Big data or low carbon?

Can you deliver more IT with less climate impact?

How can IT executives balance the demands of their businesses while also adhering to their organizations’ sustainability goals? Here are three key strategies to consider.

April 22, 2019

A blog post by Richard Pone, Cloud and Infrastructure Advisor, Deloitte MCS Limited

In October 2018, a landmark international report warned of a global climate crisis as early as 2040 if drastic measures are not taken to transform the world’s economy and reduce carbon dioxide emissions1. While much of the commentary surrounding this report focused on the political complexities of curbing fossil fuel consumption, one area of our economy is ripe for innovation—the Information Technology sector.

Currently, IT infrastructure is a material contributor to global carbon emissions, with data centers around the world consuming an estimated two to three percent of global electricity5,6 and contributing about two percent of total human carbon output4,5,6. That’s roughly the equivalent of the airline industry5,17—and with the number of connected devices expected to double from 2017 to 20202, that number will only increase.

So how can IT executives balance the demands of their businesses while also adhering to their organizations’ sustainability goals? Here are three key strategies to consider:

  1. Managing vendor performance: Third party supply chain emissions are the largest carbon contributor in the IT sector9. Organizations should understand whether the vendors in their supply chains meet accepted efficiency standards or can quantify their own greenhouse Gas emissions. Many leading firms publicly commit to carbon and energy targets and report their emissions and usage of offsetting renewable energy credits to organizations like CDP Worldwide (the Carbon Disclosure Project).
  2. Optimizing the use of your hardware: With historical active server utilization rates averaging only 10 to 18 percent8,10, there is an opportunity to avoid the need for net new servers by driving up utilization rates and the intensity of sharing, as well as using these servers for longer periods of time. Organizations can also repair or refurbish equipment from the secondary market and, with a more efficient physical hardware inventory, consider consolidating locations.
  3. Ensuring data centers are energy efficient: Managing heat is of paramount concern across data centers, and realizing efficiency primarily involves using less air conditioning. Strategies such as improving air flow management, increasing the overall temperature inside the data center, and using filtered outside air (free-air cooling) or evaporative cooling techniques can help decrease energy consumption. Organizations should also look to renewable sources like wind and solar, as well as the use of fuel cells, to mitigate energy use.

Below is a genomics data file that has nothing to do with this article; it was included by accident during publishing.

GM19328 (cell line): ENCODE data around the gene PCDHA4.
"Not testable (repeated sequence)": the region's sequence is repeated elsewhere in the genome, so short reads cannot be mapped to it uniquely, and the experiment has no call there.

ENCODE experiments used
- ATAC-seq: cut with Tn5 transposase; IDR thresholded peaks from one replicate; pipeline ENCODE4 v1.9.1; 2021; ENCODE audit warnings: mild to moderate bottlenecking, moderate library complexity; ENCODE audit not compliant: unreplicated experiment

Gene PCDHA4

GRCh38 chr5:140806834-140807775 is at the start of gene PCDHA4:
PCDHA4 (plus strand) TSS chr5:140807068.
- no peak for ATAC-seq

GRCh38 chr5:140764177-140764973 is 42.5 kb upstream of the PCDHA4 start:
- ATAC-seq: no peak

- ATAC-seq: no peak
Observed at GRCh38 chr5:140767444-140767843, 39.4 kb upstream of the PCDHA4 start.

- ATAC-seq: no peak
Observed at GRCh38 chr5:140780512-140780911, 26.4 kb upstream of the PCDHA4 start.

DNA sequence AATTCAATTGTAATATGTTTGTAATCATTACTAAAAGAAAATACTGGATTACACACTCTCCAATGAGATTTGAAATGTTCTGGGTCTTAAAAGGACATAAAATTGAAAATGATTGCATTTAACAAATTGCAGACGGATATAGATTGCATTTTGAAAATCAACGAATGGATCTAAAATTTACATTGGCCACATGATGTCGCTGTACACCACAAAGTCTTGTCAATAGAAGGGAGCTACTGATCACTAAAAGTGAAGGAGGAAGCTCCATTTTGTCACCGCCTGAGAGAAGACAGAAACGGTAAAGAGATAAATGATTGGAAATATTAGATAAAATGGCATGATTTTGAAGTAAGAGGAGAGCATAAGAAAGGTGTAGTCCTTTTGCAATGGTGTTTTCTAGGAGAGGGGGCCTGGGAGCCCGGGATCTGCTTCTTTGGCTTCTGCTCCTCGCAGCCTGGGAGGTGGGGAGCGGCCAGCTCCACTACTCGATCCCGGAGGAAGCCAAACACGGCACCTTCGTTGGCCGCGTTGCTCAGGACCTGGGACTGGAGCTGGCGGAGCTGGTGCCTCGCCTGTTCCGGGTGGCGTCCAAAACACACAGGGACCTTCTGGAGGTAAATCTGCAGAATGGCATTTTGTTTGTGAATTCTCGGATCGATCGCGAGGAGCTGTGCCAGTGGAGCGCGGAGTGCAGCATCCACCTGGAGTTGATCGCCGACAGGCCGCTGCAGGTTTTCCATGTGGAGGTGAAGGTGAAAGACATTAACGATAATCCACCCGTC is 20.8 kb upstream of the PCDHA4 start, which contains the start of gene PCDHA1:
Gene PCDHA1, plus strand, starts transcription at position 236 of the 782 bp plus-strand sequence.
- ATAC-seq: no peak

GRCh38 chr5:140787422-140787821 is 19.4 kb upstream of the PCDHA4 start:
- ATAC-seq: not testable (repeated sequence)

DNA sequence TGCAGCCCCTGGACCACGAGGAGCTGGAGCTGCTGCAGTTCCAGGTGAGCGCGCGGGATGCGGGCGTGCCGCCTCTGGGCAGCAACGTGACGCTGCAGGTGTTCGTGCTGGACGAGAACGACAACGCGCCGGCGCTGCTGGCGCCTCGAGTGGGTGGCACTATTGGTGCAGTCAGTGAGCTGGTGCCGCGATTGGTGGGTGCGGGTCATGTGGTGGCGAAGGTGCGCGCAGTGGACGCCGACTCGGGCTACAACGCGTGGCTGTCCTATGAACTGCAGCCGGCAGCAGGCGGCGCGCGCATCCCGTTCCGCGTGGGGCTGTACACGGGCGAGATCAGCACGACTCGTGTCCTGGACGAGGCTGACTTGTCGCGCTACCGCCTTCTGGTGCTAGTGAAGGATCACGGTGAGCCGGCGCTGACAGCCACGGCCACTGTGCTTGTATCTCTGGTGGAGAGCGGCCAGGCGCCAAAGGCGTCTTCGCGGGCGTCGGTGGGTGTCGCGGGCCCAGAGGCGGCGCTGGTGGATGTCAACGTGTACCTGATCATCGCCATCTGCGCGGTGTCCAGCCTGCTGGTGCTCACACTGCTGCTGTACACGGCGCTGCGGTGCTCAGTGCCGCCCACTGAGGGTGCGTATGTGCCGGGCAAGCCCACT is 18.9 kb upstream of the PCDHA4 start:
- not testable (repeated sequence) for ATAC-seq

IT’s biggest players have already employed several of the techniques outlined here, including many of the major public cloud providers. In fact, cloud computing has been found to be nearly 80 percent more energy efficient than traditional data centers15,16, due to its sheer scale and efficiency. If you add in the use of renewable energy sources and credits, that number approaches 90 percent15,16—a truly staggering statistic that underscores the value of moving operations to the cloud and avoiding new data center builds.

While strategies to combat climate change are debated amongst politicians across the globe, the IT sector can continue to improve its energy consumption, making strides toward achieving a greener future.


1 Intergovernmental Panel on Climate Change SR15 Summary for Policymakers, 6 Oct 2018
2 “Gartner Says 8.4 Billion Connected “Things” will be in use in 2017, Up 31 percent from 2016”, Gartner, February 7, 2017
3 Cisco Global Cloud Index
4 “Total Consumer Power Consumption Forecast”, Anders S.G. Andrae, Nordic Digital Business Summit, October 5, 2017
5 “Global Warming: Data centres to consume three times as much energy in next decade, experts warn”, Independent, 23 January 2016
6 “Why Energy is a Big and Rapidly Growing Problem for Data Centers”, Radoslav Danilak, Forbes Technology Council, Dec 15, 2017
7 “Even as renewables increase, fossil fuels continue to dominate U.S. energy mix” U.S. Energy Information Administration, 3 July 2017
8 United States Data Center Energy Usage Report, June 2016, Ernest Orlando Lawrence Berkeley National Laboratory
9 ICT Sector’s Role in Climate Change Mitigation – September 2014, CDP Worldwide
10 Data Center Efficiency Assessment, August 2014, Natural Resources Defense Council.
11 CDP Worldwide data
12 Corporate Value Chain (Scope 3) Accounting and Reporting Standard, The greenhouse Gas Protocol
13 Google Environmental Report 2018
14 HPE Living Progress Data Summary 2017
15 The carbon benefits of cloud computing – A study on the Microsoft Cloud – 2018
16 “The Carbon Emissions of Server Computing for Small to Medium Sized Organizations”, WSP Environment & Energy LLC, Natural Resources Defense Council, 2012
17 “Climate Change & CORSIA Fact Sheet”, May 2018, IATA
18 Intel Climate Change Policy Statement: Updated December 2017
19 Intel Annual Report Final 2017
20 Amazon Annual Report 2017


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